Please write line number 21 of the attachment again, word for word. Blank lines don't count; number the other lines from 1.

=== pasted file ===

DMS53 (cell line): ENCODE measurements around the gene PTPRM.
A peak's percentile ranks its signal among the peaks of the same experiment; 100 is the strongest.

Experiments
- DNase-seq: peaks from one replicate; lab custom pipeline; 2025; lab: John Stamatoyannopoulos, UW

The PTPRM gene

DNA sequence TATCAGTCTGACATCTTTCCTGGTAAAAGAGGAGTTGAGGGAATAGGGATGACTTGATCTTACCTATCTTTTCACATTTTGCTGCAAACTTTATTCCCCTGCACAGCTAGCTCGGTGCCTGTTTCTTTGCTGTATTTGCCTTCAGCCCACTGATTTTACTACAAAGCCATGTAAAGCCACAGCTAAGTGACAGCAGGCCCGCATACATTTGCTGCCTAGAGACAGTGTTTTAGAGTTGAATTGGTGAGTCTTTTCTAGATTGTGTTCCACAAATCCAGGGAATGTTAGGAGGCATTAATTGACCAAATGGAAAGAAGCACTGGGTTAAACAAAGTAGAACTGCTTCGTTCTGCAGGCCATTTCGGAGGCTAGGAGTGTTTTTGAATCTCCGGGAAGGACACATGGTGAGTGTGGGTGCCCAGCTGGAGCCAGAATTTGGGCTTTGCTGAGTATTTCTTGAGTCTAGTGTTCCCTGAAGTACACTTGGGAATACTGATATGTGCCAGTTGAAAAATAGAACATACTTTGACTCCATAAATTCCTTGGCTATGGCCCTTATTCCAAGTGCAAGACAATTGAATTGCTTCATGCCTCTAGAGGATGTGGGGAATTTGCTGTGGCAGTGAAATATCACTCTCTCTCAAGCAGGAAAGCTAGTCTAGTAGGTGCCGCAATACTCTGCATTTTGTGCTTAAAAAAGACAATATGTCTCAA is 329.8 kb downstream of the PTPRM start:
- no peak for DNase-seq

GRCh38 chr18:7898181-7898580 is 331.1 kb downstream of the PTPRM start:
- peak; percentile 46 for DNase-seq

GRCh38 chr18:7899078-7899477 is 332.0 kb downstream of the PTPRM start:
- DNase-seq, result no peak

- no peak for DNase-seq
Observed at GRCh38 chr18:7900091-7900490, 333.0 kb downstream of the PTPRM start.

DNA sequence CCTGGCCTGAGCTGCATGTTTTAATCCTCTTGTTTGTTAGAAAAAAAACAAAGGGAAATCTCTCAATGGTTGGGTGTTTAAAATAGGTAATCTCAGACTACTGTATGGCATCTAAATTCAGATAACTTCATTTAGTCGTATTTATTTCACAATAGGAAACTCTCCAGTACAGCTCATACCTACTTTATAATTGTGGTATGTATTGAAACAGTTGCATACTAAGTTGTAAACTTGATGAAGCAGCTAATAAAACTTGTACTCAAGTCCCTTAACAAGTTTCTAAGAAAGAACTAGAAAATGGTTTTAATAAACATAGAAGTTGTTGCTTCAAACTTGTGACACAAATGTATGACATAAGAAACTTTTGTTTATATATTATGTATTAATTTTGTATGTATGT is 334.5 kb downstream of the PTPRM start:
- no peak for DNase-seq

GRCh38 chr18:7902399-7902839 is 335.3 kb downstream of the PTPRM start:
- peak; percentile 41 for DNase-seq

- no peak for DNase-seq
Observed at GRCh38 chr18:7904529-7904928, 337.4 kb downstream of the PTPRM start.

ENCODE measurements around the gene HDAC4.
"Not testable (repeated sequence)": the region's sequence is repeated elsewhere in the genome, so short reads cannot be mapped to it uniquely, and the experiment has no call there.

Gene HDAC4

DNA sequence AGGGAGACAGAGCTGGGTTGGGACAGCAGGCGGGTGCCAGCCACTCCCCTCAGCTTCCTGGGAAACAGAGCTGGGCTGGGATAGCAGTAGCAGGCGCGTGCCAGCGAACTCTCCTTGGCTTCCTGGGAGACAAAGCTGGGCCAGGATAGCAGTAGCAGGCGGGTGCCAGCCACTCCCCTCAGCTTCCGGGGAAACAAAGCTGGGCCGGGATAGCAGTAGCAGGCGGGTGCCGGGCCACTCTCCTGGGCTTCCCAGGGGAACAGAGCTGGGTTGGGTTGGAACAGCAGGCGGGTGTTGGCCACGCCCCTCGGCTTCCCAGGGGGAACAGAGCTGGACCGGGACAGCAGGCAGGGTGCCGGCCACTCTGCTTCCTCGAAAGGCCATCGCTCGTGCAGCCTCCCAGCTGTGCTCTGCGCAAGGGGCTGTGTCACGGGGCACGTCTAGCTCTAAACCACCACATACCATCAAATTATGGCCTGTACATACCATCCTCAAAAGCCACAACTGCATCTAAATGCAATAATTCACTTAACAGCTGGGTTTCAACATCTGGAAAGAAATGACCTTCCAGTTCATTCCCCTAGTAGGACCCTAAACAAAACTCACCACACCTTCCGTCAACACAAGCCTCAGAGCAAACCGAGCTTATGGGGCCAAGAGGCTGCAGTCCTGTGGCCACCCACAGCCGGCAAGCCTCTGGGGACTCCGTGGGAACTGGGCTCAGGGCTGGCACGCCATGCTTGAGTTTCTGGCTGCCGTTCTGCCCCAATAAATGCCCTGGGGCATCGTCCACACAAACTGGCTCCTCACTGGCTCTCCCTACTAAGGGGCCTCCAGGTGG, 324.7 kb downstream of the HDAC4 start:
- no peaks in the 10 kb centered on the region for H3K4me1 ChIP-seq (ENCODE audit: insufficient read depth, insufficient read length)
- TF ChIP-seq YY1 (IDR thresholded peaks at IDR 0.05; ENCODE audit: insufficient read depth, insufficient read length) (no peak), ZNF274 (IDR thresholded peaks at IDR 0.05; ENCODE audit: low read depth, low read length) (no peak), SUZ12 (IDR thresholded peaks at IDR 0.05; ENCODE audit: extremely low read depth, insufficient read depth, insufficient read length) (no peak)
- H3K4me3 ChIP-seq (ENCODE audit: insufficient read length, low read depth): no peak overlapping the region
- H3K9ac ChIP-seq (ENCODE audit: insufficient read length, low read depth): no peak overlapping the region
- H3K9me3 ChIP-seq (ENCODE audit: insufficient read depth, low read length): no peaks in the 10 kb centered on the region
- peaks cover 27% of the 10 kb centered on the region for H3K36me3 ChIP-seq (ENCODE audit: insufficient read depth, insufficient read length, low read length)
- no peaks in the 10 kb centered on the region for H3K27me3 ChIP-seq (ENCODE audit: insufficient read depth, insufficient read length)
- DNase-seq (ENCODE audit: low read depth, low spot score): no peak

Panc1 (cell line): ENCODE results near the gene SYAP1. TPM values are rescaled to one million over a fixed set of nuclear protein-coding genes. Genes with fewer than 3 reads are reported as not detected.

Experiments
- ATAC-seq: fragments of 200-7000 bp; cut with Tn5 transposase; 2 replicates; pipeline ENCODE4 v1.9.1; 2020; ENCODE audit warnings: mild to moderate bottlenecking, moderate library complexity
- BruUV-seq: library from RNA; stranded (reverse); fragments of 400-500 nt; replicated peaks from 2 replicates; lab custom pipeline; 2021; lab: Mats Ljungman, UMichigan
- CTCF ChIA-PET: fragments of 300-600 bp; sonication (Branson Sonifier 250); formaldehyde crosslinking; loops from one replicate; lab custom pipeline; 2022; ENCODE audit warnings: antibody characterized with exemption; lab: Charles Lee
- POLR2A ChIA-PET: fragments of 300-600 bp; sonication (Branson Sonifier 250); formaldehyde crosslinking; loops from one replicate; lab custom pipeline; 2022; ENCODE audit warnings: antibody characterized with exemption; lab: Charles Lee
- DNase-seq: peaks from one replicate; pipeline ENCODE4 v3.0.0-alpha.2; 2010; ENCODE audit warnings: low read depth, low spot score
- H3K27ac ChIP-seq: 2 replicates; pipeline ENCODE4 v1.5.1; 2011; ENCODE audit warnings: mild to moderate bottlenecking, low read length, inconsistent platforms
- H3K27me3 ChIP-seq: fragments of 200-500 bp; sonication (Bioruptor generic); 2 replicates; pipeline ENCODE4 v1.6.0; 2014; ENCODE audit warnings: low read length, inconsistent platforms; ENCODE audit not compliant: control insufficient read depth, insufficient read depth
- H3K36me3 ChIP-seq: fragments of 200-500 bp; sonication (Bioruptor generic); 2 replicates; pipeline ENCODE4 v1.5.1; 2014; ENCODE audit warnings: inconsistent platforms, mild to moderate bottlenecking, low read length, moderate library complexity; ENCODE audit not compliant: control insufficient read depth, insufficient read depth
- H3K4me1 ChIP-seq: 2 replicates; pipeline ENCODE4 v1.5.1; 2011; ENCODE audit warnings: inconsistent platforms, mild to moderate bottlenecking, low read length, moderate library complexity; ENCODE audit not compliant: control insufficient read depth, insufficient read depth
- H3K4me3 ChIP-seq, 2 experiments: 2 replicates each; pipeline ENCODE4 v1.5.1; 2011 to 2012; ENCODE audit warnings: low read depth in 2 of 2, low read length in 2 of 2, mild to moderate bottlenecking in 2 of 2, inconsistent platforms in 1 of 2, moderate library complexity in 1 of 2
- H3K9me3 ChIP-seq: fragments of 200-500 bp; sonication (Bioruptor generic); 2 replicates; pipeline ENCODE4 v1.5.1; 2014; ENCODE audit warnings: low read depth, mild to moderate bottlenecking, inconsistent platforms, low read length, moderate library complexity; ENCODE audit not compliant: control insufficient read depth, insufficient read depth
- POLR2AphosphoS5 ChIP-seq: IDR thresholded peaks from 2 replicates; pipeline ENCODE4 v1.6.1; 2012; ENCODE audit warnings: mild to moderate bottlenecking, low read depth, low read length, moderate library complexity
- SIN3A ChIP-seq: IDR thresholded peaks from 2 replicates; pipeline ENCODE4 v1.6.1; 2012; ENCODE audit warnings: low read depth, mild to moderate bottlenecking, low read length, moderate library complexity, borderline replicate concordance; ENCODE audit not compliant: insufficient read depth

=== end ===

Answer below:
"Not testable (repeated sequence)": the region's sequence is repeated elsewhere in the genome, so short reads cannot be mapped to it uniquely, and the experiment has no call there.